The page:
Besides technical skills, what do you think are the necessary soft skills essential for a Project Manager?

The most relevant part of project management remains centred around soft skills. By soft skills I mean a style of participative leadership that is emotionally advanced and knows how to fundamentally motivate and lead people. Especially in difficult times, it is essential to accompany people emotionally until the final result is achieved.

A manager who knows how to touch people’s brains and hearts, and who leads them to a higher level of participation, can do that with the combination of participative leadership and a winning mindset. What is crucial is the human side of things, the side that allows us to be empathetic to the people we work with and to know how to treat them properly. The appropriate way is the one where there is a win-win situation between the objective (e.g., the development of a new product, the development of a new project, the development of a new plant) and professional growth or personal development.

In your opinion, are project management certifications a good indicator of a candidate’s competence and ability?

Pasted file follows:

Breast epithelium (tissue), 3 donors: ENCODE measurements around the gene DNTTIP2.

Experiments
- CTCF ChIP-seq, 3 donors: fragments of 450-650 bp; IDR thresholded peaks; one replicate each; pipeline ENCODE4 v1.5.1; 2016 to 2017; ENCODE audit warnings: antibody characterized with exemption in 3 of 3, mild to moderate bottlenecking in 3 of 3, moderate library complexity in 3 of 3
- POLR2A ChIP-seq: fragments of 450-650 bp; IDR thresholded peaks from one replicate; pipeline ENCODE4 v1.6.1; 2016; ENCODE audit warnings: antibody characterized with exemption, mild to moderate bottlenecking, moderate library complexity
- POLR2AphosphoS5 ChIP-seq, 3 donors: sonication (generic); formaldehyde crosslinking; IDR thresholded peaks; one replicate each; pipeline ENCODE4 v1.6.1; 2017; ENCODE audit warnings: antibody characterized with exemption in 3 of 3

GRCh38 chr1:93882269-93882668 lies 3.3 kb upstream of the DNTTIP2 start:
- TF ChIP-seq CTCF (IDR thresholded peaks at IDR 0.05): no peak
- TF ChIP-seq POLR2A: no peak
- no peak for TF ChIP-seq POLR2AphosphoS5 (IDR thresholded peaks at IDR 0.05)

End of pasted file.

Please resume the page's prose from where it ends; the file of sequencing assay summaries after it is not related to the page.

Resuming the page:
Certifications are a good indicator of competence and they are also a good indicator of motivation. That is why I value them highly. Project management certifications are the objectification of a sincere interest in the subject and they are part of the mindset that successful project management requires.

As a Vice President of HR, is employee training something that, in your opinion, is important to do?

In our company we have always done it and for us it is an important aspect. We went so far that we have set up our own in-house academy, but without providing certifications. Having only discovered QRP after the creation of our academy, on the one hand this was a lost opportunity, but today it allows me to work with QRP because there is no conflict of interest. However, if I were not on the QRP Advisory Board today, we would definitely be clients of QRP.

Andrea Franco

Vice President HR at Marelli

Andrea Franco began his professional career in 1987 at Fiat Auto SpA, working both in his hometown Turin and internationally, particularly managing start-up projects for new plants in Argentina, China, India ,USA, Serbia, Mexico and Brazil.

Subsequently, he worked in Case New Holland, Iveco and Fiat Group Purchasing, before returning to Fiat Chrysler Automobiles, where he was in charge of the Far East markets (India and China) Morocco, Egypt, Russia, Turkey, South Africa, Serbia, United Arab Emirates, contributing to the creation of the Jeep plant in Pernambuco (Brazil) and supporting Magneti Marelli in the development of six plants in the Jeep Supplier Park in Goiana (Brazil).

After a brief experience in Datalogic as Chief Human Resources Officer, he joined Marelli in September 2019, where he currently holds key HR roles in Production, Quality, Purchasing and management of the Green Technology Solutions Division.